Transformer product

A type of Next Leader product that increases benefits for the user but offers, at least initially, fewer buyer benefits than the Standard Leader product.

Example 1:

AltiGen Communications' small business phone systems have given birth to an entirely new phone technology, based on computer servers rather than proprietary office switches, known as private branch exchanges. AltiGen's system costs about $450 per user, approximately 20% less than traditional phone systems. It can use cheap phones from any consumer retail store, rather than expensive proprietary phones costing hundreds of dollars. AltiGen also offers features such as one-button return calling and incoming call direction to up to four different numbers before the caller is dumped into voice mail.
(Year 1998-SIC 4812)

Explanation: Next Leader AltiGen uses new technology to add several Functions previously unavailable to its small business customers. This is a Transformer Next Leader Product.

Example 2:

Cyras' main product is the K2, an intra-city optical connection. It is a microwave-size box that lets telecommunications firms connect customers wanting high-speed internet service directly with fiber-optic networks. Standard boxes for fiber optics are big and bulky and cost more. The K2 combines many functions in one box and preserves precious space for telecommunications firms. The current function is performed by several larger boxes made by large companies, such as Nortel. The new single box also reduces technician training and equipment configuration time for the large telecommunication firms.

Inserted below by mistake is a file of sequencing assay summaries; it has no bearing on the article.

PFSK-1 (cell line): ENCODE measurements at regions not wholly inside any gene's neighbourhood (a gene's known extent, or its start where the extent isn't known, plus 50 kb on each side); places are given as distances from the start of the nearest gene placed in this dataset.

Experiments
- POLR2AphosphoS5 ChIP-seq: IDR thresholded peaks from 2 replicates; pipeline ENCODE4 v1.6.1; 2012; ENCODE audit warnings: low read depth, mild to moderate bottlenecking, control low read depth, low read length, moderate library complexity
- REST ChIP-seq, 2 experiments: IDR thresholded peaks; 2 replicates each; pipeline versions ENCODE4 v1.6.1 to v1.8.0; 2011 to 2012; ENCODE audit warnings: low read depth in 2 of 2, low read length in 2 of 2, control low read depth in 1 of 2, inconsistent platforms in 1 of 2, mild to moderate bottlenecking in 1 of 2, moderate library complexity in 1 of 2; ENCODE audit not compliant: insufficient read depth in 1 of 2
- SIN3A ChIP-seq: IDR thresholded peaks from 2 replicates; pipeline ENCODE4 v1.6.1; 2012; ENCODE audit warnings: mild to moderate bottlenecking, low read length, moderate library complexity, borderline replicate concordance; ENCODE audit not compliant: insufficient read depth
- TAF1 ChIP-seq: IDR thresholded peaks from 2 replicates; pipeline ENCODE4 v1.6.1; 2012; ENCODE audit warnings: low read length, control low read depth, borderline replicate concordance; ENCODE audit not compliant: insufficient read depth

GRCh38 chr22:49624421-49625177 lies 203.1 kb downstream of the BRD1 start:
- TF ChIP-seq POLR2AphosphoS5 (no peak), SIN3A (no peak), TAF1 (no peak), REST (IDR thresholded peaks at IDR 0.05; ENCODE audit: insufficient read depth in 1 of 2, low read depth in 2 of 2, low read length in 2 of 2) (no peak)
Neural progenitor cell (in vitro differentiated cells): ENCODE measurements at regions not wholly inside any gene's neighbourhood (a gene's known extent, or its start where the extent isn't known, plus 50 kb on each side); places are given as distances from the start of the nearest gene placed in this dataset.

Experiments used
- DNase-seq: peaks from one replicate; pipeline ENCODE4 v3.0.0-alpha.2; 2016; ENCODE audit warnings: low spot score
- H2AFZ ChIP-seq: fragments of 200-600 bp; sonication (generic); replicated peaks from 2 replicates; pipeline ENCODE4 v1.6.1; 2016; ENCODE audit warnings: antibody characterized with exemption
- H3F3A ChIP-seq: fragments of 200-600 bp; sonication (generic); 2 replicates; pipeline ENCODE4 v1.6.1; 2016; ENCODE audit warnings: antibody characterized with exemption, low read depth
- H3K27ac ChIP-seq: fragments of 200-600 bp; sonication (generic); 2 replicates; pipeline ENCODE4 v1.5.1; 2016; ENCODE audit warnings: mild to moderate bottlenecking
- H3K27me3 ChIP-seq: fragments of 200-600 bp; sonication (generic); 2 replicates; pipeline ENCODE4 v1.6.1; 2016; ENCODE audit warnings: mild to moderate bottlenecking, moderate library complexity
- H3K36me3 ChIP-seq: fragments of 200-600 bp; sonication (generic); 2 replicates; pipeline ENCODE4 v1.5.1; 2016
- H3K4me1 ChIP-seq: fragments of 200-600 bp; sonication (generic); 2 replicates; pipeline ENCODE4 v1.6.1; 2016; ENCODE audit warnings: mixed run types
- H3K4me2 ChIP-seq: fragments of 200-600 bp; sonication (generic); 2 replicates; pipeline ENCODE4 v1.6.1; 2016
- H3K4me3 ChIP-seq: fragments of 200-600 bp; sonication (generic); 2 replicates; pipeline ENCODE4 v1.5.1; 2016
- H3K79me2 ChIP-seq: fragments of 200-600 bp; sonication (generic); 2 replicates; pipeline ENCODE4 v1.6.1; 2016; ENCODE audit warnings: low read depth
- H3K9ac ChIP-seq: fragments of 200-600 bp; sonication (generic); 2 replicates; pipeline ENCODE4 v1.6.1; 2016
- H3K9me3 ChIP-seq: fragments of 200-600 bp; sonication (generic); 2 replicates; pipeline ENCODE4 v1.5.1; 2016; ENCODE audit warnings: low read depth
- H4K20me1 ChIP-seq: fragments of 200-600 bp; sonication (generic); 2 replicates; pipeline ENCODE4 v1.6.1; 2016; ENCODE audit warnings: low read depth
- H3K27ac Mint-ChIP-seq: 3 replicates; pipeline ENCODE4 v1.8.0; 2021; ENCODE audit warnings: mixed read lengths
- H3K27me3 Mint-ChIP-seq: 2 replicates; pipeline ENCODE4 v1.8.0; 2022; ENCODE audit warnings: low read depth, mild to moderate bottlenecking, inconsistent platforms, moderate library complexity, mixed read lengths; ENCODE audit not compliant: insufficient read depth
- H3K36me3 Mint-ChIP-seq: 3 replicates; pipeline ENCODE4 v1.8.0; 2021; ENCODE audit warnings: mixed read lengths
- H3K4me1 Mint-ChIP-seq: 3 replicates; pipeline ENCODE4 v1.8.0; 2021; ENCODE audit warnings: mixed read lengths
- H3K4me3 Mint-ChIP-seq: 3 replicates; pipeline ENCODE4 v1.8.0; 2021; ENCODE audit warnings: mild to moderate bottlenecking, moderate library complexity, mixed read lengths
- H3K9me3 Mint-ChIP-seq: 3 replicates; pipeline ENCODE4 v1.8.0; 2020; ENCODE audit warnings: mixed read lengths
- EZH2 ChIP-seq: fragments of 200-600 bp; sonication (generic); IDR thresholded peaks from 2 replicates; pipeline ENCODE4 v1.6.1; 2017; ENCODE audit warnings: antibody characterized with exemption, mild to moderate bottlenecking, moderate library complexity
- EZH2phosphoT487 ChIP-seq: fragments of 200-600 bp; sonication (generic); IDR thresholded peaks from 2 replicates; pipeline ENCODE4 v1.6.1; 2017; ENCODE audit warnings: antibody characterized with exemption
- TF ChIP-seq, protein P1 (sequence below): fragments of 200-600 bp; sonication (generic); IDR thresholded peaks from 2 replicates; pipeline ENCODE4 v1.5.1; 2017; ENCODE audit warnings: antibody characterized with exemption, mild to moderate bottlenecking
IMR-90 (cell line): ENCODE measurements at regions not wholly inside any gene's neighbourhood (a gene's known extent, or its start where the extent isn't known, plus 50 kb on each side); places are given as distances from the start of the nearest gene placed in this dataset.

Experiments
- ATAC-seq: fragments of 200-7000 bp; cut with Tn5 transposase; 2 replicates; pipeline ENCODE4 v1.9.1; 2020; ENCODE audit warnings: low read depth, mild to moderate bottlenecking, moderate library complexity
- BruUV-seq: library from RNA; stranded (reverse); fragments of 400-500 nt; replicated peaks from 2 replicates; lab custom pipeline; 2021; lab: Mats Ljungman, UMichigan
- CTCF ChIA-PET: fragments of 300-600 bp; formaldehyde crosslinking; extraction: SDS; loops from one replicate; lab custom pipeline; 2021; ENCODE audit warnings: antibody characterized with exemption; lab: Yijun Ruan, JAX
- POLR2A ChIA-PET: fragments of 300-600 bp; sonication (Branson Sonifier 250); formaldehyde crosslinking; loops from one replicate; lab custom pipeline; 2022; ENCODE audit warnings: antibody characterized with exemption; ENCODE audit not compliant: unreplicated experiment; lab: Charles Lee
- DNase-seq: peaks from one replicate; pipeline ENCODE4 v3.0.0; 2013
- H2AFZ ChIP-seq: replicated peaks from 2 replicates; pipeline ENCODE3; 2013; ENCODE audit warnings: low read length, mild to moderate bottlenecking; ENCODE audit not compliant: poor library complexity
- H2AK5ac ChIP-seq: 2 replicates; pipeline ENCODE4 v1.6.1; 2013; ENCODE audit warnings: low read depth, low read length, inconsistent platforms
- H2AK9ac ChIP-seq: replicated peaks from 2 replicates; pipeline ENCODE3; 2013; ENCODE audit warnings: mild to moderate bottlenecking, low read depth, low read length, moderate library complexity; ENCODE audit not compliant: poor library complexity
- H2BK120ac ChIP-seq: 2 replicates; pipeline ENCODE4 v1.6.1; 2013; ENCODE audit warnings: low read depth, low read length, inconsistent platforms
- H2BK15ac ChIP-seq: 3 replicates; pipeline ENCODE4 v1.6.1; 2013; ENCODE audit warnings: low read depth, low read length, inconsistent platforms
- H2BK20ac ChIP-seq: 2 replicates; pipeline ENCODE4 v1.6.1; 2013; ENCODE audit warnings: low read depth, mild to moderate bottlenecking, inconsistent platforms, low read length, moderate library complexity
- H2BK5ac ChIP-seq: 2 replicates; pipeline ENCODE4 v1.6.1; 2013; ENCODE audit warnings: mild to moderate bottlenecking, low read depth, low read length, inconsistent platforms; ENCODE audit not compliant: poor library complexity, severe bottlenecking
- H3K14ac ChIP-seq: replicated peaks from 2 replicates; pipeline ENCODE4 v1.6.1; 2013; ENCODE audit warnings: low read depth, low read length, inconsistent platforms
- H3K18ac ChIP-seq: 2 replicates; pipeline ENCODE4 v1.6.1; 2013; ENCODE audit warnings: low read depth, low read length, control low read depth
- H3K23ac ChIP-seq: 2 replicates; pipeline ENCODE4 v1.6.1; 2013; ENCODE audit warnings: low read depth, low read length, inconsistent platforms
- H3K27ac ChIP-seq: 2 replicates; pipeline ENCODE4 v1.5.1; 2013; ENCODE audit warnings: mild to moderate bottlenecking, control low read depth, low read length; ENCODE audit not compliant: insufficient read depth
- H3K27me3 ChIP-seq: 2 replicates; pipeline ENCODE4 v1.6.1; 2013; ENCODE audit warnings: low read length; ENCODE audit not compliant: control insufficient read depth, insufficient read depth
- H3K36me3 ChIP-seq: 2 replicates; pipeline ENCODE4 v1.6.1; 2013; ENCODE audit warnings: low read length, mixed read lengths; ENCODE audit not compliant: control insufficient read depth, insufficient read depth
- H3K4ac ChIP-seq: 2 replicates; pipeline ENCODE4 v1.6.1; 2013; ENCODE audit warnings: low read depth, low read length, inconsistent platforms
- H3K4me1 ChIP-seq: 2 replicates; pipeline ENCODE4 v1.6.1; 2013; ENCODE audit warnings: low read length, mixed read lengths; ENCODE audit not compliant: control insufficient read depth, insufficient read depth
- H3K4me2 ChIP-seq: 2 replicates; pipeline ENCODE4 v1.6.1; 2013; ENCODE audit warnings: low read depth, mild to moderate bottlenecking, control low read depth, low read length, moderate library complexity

(Year 2000-SIC 3661)

Explanation: This Transformer Next Leader Product offers a number of Function benefits compared to the standard switchboxes.

Example 3:

Home Depot built radical "big box" stores. The typical new store has 108,000 square feet and contains every imaginable home product, under one roof.
(Year 1998-SIC 5211)

Explanation: Home Depot is a Transformer Next Leader Product. It offers the home improvement customer far more choices, at lower prices, than any other competing retailer.

Example 4:

One company has created a pair of adjustable glasses for use in lesser developed countries. A user can adjust the power of the lenses by twirling the adjusters. This injects fluid through a tiny hole in the frame. A fatter lens increases magnification for those who are nearsighted; a thinner lens reduces magnification for the farsighted. A pair could cost as little as $10. There is no need for a vision test, a visit to an optician or an expensive prescription.
(Year 1998)

Explanation: This Transformer Next Leader Product offers the new Function benefit of infinite adjustability.

Example 5:

Satellite TV offers a number of advantages over cable. Its digital signal provides a vastly improved picture and clear, CD-quality sound. It also has virtually unlimited capacity, with providers currently advertising up to 500 channels. That means you can get expanded basic service, with everything from A&E to ZDTV, for about $40 a month, and as many seasonal sports packages and movie channels as you're willing to pay for. Satellite TV often is cheaper on a month-to-month basis than cable. However, you must buy the dish and the black box that decodes the signals, at prices starting around $100 and going as high as $400. But the satellite companies, EchoStar and DirecTV, offset the cost by offering frequent promotions that rebate part or all of the equipment and installation charges when you agree to a year's subscription.
(NL 335 2000 4841)

Explanation: These Functional benefits enhance the user's experience with the product. However, it is less convenient to purchase because of the need to install a satellite dish in order to obtain the programs. Satellite TV is a Transformer Next Leader Product.